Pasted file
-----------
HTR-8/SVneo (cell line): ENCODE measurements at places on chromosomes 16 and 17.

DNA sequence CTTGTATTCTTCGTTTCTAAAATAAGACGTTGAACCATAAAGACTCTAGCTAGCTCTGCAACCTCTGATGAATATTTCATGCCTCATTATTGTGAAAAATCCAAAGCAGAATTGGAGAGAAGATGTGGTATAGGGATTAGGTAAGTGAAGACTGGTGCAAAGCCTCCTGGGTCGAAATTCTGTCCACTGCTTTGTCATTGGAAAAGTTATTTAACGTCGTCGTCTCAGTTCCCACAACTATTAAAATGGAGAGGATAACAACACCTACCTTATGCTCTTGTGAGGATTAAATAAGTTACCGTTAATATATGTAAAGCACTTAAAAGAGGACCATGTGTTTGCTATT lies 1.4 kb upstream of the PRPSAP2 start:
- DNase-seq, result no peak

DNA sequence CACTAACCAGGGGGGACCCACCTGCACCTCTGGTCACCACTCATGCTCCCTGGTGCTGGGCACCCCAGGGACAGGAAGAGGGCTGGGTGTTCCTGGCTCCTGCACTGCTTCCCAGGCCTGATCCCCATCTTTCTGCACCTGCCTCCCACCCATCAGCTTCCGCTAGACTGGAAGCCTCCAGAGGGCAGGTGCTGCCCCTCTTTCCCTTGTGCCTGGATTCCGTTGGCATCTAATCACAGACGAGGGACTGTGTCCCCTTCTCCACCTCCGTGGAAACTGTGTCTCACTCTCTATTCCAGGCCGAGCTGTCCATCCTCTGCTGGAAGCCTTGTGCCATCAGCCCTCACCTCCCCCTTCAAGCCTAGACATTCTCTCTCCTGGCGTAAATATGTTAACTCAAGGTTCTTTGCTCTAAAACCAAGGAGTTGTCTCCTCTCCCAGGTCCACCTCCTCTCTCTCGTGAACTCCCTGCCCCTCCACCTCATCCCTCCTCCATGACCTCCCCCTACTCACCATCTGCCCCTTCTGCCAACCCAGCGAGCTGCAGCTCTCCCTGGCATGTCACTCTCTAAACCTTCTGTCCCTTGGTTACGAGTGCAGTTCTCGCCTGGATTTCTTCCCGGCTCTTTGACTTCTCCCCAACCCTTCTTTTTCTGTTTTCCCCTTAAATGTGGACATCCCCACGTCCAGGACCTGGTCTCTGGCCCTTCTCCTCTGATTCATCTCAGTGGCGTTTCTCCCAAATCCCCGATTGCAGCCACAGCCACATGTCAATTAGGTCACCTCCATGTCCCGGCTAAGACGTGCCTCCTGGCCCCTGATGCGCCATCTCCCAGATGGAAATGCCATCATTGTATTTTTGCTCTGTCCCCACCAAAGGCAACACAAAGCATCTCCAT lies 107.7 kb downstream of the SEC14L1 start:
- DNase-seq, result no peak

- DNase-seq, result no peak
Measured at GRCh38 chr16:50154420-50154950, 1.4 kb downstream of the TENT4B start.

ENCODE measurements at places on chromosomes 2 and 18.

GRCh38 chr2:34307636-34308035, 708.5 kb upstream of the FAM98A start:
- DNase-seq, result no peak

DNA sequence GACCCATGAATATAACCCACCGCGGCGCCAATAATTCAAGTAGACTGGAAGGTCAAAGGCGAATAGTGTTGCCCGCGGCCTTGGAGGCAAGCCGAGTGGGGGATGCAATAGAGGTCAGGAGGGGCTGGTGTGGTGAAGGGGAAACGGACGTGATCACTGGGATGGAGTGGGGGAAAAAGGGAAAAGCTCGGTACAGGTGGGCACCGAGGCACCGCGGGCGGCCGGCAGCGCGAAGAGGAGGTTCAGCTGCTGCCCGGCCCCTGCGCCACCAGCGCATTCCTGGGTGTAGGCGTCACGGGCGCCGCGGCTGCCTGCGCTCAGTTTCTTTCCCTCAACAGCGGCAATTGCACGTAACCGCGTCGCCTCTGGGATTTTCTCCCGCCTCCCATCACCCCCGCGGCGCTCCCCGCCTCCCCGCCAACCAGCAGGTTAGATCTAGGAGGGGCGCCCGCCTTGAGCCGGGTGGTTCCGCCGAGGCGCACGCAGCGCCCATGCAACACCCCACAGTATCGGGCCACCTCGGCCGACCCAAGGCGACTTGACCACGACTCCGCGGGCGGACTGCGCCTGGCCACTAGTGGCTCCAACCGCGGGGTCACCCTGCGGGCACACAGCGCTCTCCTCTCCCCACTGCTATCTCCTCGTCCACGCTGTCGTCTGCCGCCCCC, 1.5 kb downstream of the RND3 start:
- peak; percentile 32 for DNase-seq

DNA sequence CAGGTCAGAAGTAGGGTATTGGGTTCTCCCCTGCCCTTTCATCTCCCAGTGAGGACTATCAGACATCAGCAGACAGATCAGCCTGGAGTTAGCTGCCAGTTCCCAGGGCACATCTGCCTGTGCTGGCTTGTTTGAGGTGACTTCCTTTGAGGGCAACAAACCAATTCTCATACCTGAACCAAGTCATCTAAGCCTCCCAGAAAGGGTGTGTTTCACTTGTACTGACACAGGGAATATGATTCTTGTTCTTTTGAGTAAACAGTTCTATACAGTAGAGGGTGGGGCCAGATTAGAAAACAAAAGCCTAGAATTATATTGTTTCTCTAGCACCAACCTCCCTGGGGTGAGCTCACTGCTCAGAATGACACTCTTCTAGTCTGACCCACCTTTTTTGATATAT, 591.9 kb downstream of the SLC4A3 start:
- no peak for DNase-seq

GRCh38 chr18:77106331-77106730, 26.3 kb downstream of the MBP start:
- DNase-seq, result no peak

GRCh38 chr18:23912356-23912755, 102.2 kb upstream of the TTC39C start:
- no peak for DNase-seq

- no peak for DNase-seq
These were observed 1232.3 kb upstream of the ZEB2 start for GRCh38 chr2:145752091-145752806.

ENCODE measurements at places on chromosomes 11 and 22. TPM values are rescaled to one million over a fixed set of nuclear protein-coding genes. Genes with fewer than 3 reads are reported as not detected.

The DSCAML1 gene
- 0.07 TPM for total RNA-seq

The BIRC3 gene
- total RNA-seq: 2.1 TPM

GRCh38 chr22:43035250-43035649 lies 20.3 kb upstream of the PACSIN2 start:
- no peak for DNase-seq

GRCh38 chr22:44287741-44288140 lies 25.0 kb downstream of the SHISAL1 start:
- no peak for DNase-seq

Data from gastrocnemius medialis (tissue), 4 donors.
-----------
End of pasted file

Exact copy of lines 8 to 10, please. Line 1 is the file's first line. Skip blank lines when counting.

ENCODE measurements at places on chromosomes 2 and 18.

GRCh38 chr2:34307636-34308035, 708.5 kb upstream of the FAM98A start:
- DNase-seq, result no peak